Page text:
Sandra J. Ruch, former Executive Director of International Documentary Association, talks about the genre and its various aspects.
Sandra J. Ruch, the former Executive Director, International Documentary Association and Publisher, Documentary Magazine, (2001 till 2008), was in Madurai to participate in a seminar on Documentary Filmmaking. Excerpts from an interview
There remains an ‘ever-present ambiguity’ on what is a documentary film. Can you elaborate? There has always been a debate on what documentaries are and it is always easy to say what is not a documentary. However, a documentary could be defined as an analysis of reality, real events and real people. It’s about telling a story of human beings in a real situation with the time-space continuum. There have been attempts to bring about different genres among the documentary films and now recently films with 90 per cent animated visuals claim to be documentaries. It’s is an important reality-shaping communication, because of its claims to truth.
What about the proliferation of images and the idea of cyber space as a platform?
Yes! It is now easier to make documentaries as anyone can afford a camera and do the editing. With this sort of space for participation, one can comment that democratisation of the usage has happened… However there remains a pertinent issue of quality of the information this process of democratised sphere provides. Documentaries and the camera have replaced formalism through immediately captured images. But photojournalism too claims to be a documentary but it is a scripted form; documentary is an art form. The importance of documentaries is thus linked to a notion of the public as a social phenomenon.
How important is the identity of the filmmaker?
It is not an important issue if the story is about a more universal human conditions that do not belong to a single sub-category of human experience. However, if the documentary is about the personal experience that the filmmaker has undergone, there filmmaking does become the expression of an individual’s worldview and all the insight and baggage that comes with it. It’s also important to note that the identity of a person is inextricably tied to what the person deals with in the films. Filmmaking style is more important than the filmmaker and there are different ones such as cinema vérité and interview styles that have made a mark.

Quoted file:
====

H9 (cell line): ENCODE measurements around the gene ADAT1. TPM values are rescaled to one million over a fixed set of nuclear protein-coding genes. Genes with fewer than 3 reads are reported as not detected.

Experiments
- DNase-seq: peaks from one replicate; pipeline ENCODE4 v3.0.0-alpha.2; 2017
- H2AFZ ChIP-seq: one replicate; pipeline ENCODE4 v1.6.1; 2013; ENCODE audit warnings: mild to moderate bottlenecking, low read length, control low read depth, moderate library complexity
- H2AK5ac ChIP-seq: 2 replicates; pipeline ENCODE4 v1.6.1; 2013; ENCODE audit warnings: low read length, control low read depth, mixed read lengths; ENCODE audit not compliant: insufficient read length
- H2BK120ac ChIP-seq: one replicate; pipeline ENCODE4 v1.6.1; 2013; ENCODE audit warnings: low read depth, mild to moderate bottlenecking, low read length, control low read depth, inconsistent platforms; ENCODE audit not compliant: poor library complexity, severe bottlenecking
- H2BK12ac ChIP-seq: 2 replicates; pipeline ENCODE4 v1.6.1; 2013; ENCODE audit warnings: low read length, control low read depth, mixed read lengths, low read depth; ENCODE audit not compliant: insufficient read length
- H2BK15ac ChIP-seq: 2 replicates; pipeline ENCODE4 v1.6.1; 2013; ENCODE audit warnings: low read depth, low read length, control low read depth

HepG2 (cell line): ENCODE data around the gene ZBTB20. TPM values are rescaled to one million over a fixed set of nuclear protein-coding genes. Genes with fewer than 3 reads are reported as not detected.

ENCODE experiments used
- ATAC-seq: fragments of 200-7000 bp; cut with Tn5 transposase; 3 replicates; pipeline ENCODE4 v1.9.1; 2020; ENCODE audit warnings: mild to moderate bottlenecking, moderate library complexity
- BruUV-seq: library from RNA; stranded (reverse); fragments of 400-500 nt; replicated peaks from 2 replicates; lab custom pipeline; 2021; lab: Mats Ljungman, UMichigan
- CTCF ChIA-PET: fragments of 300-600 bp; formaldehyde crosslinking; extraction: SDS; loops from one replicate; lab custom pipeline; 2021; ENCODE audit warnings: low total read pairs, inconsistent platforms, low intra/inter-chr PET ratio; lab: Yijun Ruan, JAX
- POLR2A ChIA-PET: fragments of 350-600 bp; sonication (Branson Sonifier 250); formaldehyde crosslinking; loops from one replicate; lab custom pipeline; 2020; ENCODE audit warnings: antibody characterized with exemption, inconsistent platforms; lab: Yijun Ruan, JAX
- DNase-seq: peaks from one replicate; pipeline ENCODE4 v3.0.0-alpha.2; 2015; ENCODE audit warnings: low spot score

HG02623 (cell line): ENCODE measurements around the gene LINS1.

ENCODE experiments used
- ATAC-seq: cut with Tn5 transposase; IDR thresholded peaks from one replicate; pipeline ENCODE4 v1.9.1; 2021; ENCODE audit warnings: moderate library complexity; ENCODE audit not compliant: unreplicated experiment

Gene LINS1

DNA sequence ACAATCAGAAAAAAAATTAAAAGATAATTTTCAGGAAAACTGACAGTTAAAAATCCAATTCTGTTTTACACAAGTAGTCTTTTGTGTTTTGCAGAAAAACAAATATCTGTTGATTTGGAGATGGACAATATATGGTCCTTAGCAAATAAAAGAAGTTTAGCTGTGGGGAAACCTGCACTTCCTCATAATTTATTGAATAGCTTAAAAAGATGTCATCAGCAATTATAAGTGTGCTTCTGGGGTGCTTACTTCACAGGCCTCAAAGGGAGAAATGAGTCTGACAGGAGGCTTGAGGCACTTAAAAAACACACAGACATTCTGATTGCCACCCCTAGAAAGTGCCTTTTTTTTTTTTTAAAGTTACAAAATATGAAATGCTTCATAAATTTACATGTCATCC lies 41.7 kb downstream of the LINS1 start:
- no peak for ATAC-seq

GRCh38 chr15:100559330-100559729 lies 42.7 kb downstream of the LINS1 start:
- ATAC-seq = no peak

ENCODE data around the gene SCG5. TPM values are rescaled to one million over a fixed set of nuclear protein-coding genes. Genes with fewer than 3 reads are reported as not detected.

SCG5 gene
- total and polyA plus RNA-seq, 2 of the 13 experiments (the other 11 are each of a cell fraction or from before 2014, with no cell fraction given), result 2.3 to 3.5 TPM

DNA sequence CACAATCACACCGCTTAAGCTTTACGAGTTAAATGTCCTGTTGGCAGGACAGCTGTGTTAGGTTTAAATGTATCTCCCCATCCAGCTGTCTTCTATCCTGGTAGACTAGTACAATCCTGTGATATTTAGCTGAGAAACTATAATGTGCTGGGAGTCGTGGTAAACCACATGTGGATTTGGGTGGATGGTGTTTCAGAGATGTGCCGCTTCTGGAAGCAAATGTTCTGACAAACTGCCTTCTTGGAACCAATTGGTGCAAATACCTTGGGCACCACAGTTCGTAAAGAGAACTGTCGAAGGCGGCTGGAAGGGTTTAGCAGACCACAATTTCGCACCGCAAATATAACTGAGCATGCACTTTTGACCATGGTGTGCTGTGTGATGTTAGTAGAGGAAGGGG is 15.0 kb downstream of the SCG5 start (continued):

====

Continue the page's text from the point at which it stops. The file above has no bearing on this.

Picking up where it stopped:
How do you compare the Latin American documentaries made during the 1960s and 1970s and the present?
The documentaries made now are more socially active than what those made during the 1960s and 1970s. Ambulante, a travelling documentary film festival based in Mexico, which aims to promote the documentary culture across Mexico is doing a great job. Documentaries, highlighting the plight of Indians and how Amazon forests are being exploited for capital purposes, are being made consciously to bring about a change.
On the Indian situation?
There are a lot of documentaries made in India these days, but those on India are made by non-Indians. But films such as ‘Born into Brothels,’ even though made by foreigners, are an effective portrayal of the essence of the lost childhood of children (who were) born into brothels.
Documentaries as elitist?
Poverty as a condition here is an everyday affair and is also more tangible unlike what it is in the U.S. and that could be a reason why people may not be interested in watching documentaries. But another important thing is that this premise of virtual space is a good change as it provides a chance to express oneself, and there is also a chance for the viewer to choose his genre of films.
Documentary films as a harbinger of change…
Most documentary filmmakers carry the idea of making a difference or bringing about a change and if one watches documentaries such as the ‘Inconvenient Truth’ he/she develops a consciousness to save energy.